When Shohei Ohtani reached second base after hitting a leadoff double in the bottom of the ninth inning on Monday, he immediately looked up at the crowd and waved his arms, in a rare sign of emotion, as if he knew what was coming next.
Ohtani’s clutch hit sparked a late rally, and moments later Munetaka Murakami delivered a walk-off, two-run double to lift Japan over Mexico 6-5 and into the World Baseball Classic final.
Two-time champions Japan were to face the defending champions the US in yesterday night’s title game at 7pm in Miami.
After Monday’s game, Japan team members rushed the field in triumph, as Mexico’s players exited with their heads bowed and hands on their hips.
“These games are really critical and the foundation of baseball,” Japan manager Hideki Kuriyama said through an interpreter.
Ohtani went 2-for-4. The Los Angeles Angels star scored in the seventh when Masataka Yoshida hit a tying, three-run homer off reliever JoJo Romero.
Ohtani’s double off losing pitcher Giovanny Gallegos was his fourth of the tournament. After Ohtani got the rally started, Yoshida walked to bring up Murakami.
In front of a crowd of 35,933 that chanted “Si Se Puede” — translating to “Yes We Can!” — throughout the night, left fielder Randy Arozarena had a signature performance for Mexico. He made a leaping catch in the fifth to preserve a 3-0 lead, signed a few mid-inning autographs, then doubled and scored in the eighth to make it 4-3.
“Randy was incredible today,” Mexico manager Benji Gil said. “He gave us the opportunity to come back to the game after a home run that many teams facing this kind of team with so many stars, they could have given up, but, no, he started this rally. We fought. Again, we took the lead. They are warriors.”
The game began as a pitching duel between Roki Sasaki and Patrick Sandoval, but Japan’s offensive power proved too much for Mexico’s relievers.
Sasaki struck out three in four innings in his first appearance on a global stage.
Dozens of MLB club officials were in attendance scouting Sasaki, whose entry into the majors is all but certain after he became a sensation last year in his second season with the Pacific League’s Chiba Lotte Marines.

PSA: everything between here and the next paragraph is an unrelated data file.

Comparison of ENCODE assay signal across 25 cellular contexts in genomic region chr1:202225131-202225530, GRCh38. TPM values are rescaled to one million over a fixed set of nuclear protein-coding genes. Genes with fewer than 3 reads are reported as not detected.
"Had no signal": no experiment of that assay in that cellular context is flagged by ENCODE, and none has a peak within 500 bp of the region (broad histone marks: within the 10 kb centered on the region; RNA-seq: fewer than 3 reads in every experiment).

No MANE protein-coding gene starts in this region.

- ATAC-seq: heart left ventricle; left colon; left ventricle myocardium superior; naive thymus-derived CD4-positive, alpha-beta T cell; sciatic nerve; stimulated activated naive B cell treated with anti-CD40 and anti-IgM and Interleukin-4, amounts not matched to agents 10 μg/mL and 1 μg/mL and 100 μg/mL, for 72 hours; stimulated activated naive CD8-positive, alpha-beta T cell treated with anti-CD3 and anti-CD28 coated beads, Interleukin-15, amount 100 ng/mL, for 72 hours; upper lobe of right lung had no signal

Twenty six of Sasaki’s 64 pitches eclipsed 160.9kph.
In the fourth, Luis Urias launched Sasaki’s 146.1kph cutter for a three-run homer to left-center field. The drive scored Rowdy Tellez and Isaac Paredes, who reached with two of the five hits Sasaki gave up.
Sandoval struck out six and allowed just four hits in four scoreless innings before he was replaced by Jose Urquidy.
Japan, which trails only Cuba (64) and the US (63) in hits during the tournament, had 10 on Monday night, including Yoshida’s home run off Romero’s 2-2 changeup that sailed just inside the right field foul line.
Yoshida is about to start his first season in the major leagues with the Boston Red Sox.
Over the weekend, Red Sox manager Alex Cora said Yoshida would start out as the team’s cleanup hitter.
“I know my hand was a little shivering, but I know that there was a good connection,” Yoshida said through a translator. “I believe in myself, and I remember I stepped into the box with a belief in myself.”
Paredes gave Mexico a two-run cushion in the eighth when he singled to left field to drive in Jarren Duran, but Japan pulled within a run on a sacrifice fly by Hotaka Yamakawa that scored Takumu Nakano, who was pinch-running for Kazuma Okamoto.
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